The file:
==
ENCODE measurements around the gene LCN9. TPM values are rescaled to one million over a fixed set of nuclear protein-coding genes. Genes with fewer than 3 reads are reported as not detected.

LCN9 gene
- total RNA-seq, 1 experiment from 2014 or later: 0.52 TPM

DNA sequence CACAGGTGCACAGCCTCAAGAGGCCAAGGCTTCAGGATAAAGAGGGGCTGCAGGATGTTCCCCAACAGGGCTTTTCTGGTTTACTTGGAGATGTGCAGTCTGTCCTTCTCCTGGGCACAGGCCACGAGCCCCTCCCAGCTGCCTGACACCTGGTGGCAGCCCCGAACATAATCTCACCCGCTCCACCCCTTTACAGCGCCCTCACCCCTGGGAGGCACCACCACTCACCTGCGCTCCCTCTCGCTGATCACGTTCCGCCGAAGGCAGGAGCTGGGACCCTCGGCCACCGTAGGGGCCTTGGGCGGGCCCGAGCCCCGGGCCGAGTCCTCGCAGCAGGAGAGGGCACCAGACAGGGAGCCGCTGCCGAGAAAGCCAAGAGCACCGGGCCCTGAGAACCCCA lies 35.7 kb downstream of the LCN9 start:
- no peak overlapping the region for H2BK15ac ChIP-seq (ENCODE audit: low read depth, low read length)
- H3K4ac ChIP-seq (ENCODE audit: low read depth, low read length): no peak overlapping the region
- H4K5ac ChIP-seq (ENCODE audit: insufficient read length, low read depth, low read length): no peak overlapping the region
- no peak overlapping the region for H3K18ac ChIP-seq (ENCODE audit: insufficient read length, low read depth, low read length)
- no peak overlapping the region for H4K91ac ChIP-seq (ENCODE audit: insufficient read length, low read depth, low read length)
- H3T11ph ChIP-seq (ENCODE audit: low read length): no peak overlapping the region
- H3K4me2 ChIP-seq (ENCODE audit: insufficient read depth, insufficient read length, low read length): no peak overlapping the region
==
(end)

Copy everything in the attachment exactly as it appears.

ENCODE measurements around the gene LCN9. TPM values are rescaled to one million over a fixed set of nuclear protein-coding genes. Genes with fewer than 3 reads are reported as not detected.

LCN9 gene
- total RNA-seq, 1 experiment from 2014 or later: 0.52 TPM

DNA sequence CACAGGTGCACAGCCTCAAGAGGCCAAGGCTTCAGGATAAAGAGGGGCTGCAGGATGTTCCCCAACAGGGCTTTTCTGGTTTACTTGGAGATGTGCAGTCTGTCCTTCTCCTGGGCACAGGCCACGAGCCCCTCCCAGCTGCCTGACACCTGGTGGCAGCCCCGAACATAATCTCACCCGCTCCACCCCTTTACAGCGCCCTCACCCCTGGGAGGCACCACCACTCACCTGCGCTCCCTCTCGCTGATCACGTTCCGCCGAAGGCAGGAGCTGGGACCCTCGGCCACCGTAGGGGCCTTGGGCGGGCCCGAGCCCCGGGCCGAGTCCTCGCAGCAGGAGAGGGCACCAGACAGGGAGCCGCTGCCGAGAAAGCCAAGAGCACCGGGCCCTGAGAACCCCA lies 35.7 kb downstream of the LCN9 start:
- no peak overlapping the region for H2BK15ac ChIP-seq (ENCODE audit: low read depth, low read length)
- H3K4ac ChIP-seq (ENCODE audit: low read depth, low read length): no peak overlapping the region
- H4K5ac ChIP-seq (ENCODE audit: insufficient read length, low read depth, low read length): no peak overlapping the region
- no peak overlapping the region for H3K18ac ChIP-seq (ENCODE audit: insufficient read length, low read depth, low read length)
- no peak overlapping the region for H4K91ac ChIP-seq (ENCODE audit: insufficient read length, low read depth, low read length)
- H3T11ph ChIP-seq (ENCODE audit: low read length): no peak overlapping the region
- H3K4me2 ChIP-seq (ENCODE audit: insufficient read depth, insufficient read length, low read length): no peak overlapping the region